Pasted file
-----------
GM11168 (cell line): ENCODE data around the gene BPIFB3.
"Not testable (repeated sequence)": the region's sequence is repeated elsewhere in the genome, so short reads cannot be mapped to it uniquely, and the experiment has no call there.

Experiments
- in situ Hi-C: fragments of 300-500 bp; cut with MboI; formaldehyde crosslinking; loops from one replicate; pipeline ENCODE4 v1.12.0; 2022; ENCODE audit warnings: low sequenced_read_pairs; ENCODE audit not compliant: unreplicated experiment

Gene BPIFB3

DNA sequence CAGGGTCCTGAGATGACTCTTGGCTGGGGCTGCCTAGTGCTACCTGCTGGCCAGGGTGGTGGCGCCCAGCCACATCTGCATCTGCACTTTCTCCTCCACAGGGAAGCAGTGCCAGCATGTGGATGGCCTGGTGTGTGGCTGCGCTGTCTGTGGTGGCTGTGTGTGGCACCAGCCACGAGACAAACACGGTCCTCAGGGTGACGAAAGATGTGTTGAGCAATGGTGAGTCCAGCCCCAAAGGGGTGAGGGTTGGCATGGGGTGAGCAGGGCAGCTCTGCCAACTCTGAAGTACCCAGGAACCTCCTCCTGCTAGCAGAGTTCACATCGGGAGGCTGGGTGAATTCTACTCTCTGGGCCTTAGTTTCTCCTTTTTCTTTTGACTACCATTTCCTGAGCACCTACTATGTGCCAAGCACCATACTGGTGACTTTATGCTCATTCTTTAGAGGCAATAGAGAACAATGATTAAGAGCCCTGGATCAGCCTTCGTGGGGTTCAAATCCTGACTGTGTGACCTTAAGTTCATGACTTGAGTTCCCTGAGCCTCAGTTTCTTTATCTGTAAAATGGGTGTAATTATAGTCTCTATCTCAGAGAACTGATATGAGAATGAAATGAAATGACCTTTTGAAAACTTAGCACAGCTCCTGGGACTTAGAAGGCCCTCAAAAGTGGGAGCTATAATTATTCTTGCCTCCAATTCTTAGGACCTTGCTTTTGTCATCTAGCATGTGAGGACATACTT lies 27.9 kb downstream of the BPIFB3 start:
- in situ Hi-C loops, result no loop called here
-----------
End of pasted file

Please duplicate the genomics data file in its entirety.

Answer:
GM11168 (cell line): ENCODE data around the gene BPIFB3.
"Not testable (repeated sequence)": the region's sequence is repeated elsewhere in the genome, so short reads cannot be mapped to it uniquely, and the experiment has no call there.

Experiments
- in situ Hi-C: fragments of 300-500 bp; cut with MboI; formaldehyde crosslinking; loops from one replicate; pipeline ENCODE4 v1.12.0; 2022; ENCODE audit warnings: low sequenced_read_pairs; ENCODE audit not compliant: unreplicated experiment

Gene BPIFB3

DNA sequence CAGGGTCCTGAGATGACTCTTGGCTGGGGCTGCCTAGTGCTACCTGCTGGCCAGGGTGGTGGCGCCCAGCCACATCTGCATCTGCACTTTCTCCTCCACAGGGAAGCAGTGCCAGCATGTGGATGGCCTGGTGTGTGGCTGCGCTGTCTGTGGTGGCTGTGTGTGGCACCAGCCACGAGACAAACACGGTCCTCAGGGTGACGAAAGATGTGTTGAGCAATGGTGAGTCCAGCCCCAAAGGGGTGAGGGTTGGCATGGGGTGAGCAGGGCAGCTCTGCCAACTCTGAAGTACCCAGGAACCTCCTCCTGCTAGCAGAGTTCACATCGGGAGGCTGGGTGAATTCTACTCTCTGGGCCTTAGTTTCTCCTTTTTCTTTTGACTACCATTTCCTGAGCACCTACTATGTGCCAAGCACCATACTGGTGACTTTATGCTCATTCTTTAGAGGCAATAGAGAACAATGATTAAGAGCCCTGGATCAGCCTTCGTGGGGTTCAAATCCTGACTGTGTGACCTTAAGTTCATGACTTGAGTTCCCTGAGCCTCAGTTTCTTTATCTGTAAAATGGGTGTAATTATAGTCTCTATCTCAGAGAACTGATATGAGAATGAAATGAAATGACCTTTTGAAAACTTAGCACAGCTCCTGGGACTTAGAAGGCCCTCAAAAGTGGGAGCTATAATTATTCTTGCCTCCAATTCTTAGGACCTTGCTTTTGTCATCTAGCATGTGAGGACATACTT lies 27.9 kb downstream of the BPIFB3 start:
- in situ Hi-C loops, result no loop called here